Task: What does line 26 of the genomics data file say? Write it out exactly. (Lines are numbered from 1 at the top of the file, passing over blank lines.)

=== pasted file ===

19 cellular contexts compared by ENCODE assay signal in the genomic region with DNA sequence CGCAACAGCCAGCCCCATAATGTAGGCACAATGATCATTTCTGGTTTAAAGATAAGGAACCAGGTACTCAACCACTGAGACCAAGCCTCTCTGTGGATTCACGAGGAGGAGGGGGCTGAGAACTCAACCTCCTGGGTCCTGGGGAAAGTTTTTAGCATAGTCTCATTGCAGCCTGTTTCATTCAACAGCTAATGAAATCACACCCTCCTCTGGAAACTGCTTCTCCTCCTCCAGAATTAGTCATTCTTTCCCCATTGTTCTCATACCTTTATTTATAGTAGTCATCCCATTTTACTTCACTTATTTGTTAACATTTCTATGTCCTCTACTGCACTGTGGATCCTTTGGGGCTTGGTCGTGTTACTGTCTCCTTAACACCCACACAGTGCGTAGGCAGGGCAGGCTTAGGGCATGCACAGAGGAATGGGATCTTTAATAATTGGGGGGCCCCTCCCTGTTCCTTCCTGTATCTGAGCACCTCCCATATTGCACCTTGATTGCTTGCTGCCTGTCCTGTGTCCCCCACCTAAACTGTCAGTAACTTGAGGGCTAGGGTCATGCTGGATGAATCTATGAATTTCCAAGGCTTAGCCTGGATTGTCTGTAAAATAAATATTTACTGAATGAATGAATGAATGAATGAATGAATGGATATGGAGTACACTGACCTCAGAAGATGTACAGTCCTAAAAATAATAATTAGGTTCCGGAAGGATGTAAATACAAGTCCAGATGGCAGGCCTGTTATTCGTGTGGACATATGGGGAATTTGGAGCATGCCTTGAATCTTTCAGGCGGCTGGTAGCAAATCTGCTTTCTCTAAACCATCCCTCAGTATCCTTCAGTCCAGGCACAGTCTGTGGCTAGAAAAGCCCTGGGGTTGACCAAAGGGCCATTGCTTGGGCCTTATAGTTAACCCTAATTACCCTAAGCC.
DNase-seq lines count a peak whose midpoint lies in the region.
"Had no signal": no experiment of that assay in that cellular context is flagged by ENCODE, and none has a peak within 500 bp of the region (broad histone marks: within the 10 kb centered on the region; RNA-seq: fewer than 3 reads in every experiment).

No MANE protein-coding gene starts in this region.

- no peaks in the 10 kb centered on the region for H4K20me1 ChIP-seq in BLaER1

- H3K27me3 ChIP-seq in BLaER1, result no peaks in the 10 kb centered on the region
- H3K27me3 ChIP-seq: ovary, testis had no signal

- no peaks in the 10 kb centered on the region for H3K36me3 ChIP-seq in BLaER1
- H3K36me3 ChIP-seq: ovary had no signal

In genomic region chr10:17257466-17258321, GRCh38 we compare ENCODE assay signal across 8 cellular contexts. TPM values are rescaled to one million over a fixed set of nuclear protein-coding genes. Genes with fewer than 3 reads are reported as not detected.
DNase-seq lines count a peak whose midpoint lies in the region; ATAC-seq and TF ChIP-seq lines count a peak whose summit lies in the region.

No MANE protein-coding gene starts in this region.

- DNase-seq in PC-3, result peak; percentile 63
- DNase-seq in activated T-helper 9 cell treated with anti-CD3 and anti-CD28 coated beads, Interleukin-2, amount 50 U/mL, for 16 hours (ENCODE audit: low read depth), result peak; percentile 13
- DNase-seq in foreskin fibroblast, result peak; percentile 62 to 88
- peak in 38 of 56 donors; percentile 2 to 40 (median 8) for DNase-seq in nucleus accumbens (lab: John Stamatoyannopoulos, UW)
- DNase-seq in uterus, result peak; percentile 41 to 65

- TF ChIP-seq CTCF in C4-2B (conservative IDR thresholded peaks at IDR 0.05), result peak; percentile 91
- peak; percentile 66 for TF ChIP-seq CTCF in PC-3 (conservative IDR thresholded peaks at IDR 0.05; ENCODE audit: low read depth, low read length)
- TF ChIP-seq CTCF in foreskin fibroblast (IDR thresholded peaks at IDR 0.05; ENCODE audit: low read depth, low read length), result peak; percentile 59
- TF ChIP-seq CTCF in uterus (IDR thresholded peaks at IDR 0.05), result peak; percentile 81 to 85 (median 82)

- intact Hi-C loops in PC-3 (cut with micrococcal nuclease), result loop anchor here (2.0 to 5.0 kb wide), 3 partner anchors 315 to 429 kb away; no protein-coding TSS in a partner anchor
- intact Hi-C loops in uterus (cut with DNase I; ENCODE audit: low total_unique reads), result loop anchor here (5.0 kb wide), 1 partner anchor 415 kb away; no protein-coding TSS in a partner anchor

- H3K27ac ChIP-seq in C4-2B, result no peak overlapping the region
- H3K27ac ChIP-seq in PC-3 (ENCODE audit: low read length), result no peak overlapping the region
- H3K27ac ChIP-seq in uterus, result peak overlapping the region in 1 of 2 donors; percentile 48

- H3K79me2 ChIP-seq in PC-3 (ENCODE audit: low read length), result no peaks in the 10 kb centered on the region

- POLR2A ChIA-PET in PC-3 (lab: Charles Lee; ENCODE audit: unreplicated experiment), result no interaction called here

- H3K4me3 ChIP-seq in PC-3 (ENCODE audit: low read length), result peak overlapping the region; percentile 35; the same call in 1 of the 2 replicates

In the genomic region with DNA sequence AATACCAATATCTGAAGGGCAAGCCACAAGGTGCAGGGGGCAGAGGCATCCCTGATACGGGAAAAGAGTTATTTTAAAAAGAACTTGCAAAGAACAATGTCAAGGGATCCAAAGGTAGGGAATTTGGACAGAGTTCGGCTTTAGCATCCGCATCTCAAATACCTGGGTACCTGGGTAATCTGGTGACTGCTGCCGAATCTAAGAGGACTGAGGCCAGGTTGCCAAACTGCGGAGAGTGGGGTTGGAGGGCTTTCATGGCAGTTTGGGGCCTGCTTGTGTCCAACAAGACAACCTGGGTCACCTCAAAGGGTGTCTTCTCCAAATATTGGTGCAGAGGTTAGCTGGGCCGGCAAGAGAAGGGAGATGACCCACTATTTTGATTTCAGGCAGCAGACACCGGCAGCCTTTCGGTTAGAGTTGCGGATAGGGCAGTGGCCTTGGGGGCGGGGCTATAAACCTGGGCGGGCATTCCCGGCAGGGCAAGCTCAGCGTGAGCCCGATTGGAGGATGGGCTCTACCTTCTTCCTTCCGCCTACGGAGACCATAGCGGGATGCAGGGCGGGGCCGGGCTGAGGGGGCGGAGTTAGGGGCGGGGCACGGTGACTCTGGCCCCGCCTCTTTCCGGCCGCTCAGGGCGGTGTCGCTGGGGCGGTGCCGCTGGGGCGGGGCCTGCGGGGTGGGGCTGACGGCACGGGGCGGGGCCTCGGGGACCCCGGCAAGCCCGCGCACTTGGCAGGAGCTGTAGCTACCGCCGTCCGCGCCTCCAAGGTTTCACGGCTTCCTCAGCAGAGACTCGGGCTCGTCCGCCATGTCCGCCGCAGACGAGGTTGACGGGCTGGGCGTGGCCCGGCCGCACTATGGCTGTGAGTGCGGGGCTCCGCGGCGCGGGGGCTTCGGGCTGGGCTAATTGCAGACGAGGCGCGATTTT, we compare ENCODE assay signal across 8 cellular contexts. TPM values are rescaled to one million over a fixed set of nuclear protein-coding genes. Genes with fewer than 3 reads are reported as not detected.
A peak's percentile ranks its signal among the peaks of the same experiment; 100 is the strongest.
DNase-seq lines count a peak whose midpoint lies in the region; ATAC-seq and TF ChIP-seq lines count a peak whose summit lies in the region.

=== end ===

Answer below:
- H3K27ac ChIP-seq in uterus, result peak overlapping the region in 1 of 2 donors; percentile 48